Question about 1996 Ford Explorer
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Posted on Jan 02, 2017
I had same problem on my 2002 explorer. Its either the computer module, or the electric solenoid on the transfer case. In my case it was both. The computer module I had done twice in 14 months.
Posted on Jul 04, 2009
Diagnostic Trouble Code (DTC) P0443 indicates a failure in the EVAP canister
purge valve circuit.
Posted on Aug 01, 2009
This is a very simple repair that is rendered near-impossible by the physical access a mortal human has to the starter work area. 1. Make sure you remove and secure the negative battery terminal connection before you start. As tight a squeeze as this repair is, you have zero chance of snaking a socket over one of the solenoid wire connections without bumping one of the other connections and shorting a circuit ONCE YOU DISCONNECT that battery, you're going to lose all your stored computer error codes. So, if you need to check those, check them before you start the repair. 2. You want to get your Explorer up on ramps. If the Explorer is dead, you aren't going to be able push that behemoth up ramps, so Plan B is to use T-pots or concrete blocks. Now... The long armed amongst you can try and do this repair from ABOVE, but -- at least where the starter's mounting bolts are concerned -- you'll probably want to do at least some of it from BELOW, with your face a good ways under the driver's side axle. You really, really, REALLY don't want to slide as far under the car as is necessary to complete this job with only a rickety jack keeping you from being squarshed like a grape. (Remember the scene in Goodfellas where they had that guy's head in a vice? Scorsese was forced by the MPAA ratings board to cut the part where Joe Pesci reaches over and spins the vice handle and the guy's head explodes all over the crew. That's your future if you're under the Explorer's axle and the jack slips. Don't be a fool.) 3. You definitely want a completely cool engine before you do this job. Not only will you have to snake your hand up through narrow, hot parts of the engine to disconnect the starter bolts from the engine (while underneath), but I swear you have to lay across the top of the engine to extract the old starter upwards and out and lower in the new one. (Maybe it will fit down through that little trapezoidal hole in the frame underneath, but I couldn't do it.) Which brings us to... HOLY ****, it's hard to get a socket on the two main mounting bolts of the starter (done from underneath), much less the disconnects for the various wires to the solenoid. (probably best done from above) I have really long orangutan arms and it was a uber-pain to stretch a socket downward on those solenoid nuts. Even if you had the car on a rack and were standing under it instead of creeping under, this would still be maddening. When you are under the car, there's an approx five inch trapazoidal hole in the frame where all the tools have to fit through for access to the mounting nuts and bolts. Brothah, if you don't have an automatic compressor-driven socket wrench (and compressor) borrow one from a friend who does. There is zero room to get torque on a standard socket wrench. Don't take this as gospel, but a 1/2 inch (13mm) did the lion's share of the work. There was a smaller nut on one of the solenoid connections. However, the lower of the two mounting nuts (the one with the wire attached by a second nut) will require EITHER A BOX END WRENCH ("Oh Jesus, kill me now") or a DEEP-WELL 1/2" SOCKET. Hope that saves you a trip back to the store. The main bolt has the mounting nut welded a third of the way down and is shaped kinda like: ===D====== OH! This is important, I guess: If you are doing the majority of disconnections from under the car, You want to disconnect the solenoid wires FIRST. If you pull out the starter mounting bolts, and then snake your socket onto the solenoid connection bolts, the whole assembly is just going to flop around when you try to apply torque, putting stress on the brittle wires. Again: "That's-a no good." I wish you luck. Job took me three hours, but fully 90 minutes of that were spent spewing profanity and saying "this can't be done!" I was wrong. It can be done. It's a "simple component swap repair" rendered challenging by my claustrophobia and some very optimistic design engineers at One Ford Plaza. Ramps/T-pots are your friend. Buy yourself as much room as you can under the car to work. Chock the back tires so the Explorer can't roll backwards off the T-pots or concrete blocks. An automatic compressor-driven socket ratchet is a bonus. SUPER TIP: Put the shop light on top of the front driver's side tire, shooting into the wheel well, It's the only good way we found to light the work area. The light I use didn't get hot enough to damage the tire, but beware that possibility.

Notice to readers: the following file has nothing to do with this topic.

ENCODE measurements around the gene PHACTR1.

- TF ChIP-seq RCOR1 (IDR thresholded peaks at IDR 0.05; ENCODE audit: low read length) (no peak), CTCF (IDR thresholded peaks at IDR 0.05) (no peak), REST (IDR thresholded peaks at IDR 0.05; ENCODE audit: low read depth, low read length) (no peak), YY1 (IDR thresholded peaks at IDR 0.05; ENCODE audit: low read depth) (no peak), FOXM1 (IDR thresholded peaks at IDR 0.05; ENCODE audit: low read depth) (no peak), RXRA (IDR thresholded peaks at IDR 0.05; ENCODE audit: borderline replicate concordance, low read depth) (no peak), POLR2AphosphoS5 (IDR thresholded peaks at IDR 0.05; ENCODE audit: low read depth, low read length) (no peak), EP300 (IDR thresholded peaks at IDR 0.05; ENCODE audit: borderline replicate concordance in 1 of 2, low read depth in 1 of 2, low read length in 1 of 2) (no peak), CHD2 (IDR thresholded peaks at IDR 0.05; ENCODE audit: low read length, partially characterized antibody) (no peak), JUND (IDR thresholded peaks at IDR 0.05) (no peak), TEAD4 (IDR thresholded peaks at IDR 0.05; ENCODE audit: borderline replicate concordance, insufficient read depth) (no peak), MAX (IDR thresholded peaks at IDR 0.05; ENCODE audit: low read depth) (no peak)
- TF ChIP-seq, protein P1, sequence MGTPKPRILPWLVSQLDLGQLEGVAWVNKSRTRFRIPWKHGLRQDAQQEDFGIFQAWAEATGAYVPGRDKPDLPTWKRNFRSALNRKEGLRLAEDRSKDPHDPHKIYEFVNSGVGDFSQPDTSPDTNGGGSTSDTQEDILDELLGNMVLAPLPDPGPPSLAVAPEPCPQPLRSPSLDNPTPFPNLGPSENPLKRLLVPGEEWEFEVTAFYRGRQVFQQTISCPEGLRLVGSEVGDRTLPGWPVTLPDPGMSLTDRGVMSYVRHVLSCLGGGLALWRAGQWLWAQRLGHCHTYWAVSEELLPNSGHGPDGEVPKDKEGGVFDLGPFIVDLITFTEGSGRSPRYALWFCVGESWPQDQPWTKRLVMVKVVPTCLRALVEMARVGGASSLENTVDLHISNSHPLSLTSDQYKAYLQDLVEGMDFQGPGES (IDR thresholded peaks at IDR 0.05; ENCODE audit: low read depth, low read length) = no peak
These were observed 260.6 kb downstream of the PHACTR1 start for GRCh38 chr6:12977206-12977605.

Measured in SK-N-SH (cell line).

Posted on Jan 14, 2010
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